A Guide on Apartments with Hardwood Floors
A look at your options when this wishlist feature is well-worn: repair or leave it alone?
If you’ve been shopping for your next home, you’ve probably seen some apartments with hardwood floors. If you’re buying anything other than new construction, though, you might be faced with hardwood floors that need some professional attention. Sweeten takes a look at what you can expect when viewing apartments and their floors that can potentially be your new home. How do you decide whether they need repairing and how much does replacing hardwood floors cost?
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Carol Wang works in real estate sales in New York City and has helped scores of clients with their home purchase and renovation options. The most-prevalent flooring type she comes across is hardwood floors. “In New York City, very rarely do you come across a property that doesn’t have hardwood floors,” she said. The rest is “a mix of just the different types of engineered or manmade flooring. And then a very small percentage would be carpeted.”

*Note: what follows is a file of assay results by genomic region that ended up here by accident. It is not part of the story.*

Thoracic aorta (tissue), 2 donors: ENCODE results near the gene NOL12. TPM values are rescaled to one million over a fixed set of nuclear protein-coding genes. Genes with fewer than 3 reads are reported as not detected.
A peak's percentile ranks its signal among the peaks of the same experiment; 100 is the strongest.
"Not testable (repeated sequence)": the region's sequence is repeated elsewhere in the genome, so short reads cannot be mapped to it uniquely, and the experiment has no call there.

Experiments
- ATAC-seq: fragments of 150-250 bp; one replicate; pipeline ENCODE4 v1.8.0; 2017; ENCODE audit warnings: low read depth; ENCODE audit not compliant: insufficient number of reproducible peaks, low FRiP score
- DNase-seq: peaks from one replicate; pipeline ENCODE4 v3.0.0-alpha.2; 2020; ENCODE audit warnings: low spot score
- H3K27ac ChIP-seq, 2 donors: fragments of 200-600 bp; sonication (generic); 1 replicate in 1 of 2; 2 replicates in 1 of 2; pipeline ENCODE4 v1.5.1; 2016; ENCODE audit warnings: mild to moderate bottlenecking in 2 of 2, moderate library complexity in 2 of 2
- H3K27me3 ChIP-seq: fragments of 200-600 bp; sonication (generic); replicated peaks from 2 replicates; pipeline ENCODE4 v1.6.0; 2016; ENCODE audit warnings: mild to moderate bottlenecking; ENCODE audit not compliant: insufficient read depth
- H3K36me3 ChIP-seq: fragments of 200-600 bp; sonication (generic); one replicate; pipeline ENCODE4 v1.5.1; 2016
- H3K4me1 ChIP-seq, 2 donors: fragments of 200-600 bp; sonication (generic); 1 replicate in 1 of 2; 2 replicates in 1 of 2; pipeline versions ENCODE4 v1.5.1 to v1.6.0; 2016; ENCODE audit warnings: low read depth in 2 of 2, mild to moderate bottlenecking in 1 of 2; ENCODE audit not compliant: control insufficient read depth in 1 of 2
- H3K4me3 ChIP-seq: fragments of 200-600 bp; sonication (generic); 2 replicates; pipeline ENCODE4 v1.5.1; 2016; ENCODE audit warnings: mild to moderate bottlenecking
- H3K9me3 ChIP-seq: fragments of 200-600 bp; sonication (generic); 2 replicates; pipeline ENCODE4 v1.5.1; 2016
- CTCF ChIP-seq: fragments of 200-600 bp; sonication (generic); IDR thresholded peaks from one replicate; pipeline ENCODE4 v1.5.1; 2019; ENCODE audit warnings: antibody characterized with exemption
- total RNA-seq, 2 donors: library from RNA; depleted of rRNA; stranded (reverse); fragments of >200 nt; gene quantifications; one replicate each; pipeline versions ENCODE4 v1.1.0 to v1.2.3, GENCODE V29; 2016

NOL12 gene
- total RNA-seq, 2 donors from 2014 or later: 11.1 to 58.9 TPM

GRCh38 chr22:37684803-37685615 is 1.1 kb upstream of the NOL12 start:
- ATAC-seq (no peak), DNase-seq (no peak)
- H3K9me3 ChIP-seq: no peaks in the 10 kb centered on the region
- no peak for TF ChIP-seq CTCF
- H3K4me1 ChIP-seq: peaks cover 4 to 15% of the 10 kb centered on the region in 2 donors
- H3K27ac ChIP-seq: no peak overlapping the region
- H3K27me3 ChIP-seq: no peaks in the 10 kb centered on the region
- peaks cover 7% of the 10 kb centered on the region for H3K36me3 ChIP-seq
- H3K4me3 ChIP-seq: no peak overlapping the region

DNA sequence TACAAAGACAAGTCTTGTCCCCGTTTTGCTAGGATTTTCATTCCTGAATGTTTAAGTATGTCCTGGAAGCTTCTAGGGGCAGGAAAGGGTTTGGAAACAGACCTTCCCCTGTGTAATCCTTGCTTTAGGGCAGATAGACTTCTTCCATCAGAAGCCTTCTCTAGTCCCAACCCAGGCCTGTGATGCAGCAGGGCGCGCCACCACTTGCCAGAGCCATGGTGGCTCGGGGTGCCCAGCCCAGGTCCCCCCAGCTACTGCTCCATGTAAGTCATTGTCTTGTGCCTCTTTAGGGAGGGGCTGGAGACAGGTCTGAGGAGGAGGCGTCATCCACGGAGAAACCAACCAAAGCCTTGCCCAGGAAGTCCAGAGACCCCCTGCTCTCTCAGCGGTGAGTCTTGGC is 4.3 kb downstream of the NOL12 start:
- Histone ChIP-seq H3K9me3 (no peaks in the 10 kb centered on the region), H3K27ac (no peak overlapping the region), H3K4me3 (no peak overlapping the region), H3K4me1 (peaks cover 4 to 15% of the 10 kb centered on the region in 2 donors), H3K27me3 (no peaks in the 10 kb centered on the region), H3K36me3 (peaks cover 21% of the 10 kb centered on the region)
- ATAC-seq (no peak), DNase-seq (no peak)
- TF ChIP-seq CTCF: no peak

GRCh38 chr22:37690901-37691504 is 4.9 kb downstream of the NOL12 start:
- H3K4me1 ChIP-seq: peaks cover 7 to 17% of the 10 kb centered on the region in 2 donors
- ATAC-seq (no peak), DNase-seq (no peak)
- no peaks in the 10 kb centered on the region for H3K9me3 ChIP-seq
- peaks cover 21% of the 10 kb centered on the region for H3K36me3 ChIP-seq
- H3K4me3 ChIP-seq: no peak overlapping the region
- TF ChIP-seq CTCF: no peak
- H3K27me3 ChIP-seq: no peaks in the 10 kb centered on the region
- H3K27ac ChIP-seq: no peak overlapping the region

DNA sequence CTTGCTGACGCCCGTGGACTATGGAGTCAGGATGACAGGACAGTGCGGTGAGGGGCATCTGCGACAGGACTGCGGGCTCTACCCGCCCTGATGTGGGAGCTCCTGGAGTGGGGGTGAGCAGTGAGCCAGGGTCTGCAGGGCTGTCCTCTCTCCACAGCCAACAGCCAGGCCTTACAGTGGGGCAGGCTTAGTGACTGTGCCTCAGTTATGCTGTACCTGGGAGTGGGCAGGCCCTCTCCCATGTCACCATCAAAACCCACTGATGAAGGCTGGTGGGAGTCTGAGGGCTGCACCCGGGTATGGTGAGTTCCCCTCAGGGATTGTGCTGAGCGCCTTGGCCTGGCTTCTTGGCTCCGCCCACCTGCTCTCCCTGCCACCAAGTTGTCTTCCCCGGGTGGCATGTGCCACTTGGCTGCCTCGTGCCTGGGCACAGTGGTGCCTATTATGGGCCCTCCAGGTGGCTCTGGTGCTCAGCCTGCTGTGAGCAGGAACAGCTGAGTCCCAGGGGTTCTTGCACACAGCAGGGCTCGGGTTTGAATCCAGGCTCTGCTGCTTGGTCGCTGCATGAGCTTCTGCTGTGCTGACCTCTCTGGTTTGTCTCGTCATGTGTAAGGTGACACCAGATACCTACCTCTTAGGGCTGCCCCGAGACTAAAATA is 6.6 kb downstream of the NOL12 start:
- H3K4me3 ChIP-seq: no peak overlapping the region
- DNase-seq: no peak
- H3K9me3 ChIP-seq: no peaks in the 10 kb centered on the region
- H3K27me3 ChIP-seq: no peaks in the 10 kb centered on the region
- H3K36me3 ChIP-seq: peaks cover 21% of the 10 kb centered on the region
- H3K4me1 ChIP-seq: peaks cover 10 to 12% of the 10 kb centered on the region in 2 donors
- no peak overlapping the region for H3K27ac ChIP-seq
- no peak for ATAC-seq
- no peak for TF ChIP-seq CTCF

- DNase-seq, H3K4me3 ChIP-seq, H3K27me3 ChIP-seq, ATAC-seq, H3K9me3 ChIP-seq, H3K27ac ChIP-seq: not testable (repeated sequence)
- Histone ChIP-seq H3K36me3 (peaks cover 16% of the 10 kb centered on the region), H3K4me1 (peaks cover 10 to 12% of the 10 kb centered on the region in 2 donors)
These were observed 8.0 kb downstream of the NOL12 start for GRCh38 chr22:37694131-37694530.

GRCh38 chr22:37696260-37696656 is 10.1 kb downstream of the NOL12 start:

Visual inspection before purchase
When she sells an apartment with carpet, she noted, nearly everyone wants that carpet gone, but they want to know what the floor underneath looks like. Often, she said, they can find a corner or edge where they can pull the carpet back a bit to see the wood floors and judge if they’re salvageable.
“More often than not, they are because they have been covered for so long,” she said. “They have that nice protection from the ugly carpet.”
So it’s mandatory to have a visual inspection of the floors to know what steps to take next. Some people insist on a full refinishing of their floors, and some will opt for complete replacement. “Neither is required, though,” Carol said. “A lot of times it’s just part of the charm of living in a home with hardwood floors.”
Old floors, as Carol noted, may have a certain charming patina, and you might find that you can easily live with the imperfections. Will you even notice the existing wear and tear when you have rugs and furniture in place?
Solid planks are the hardiest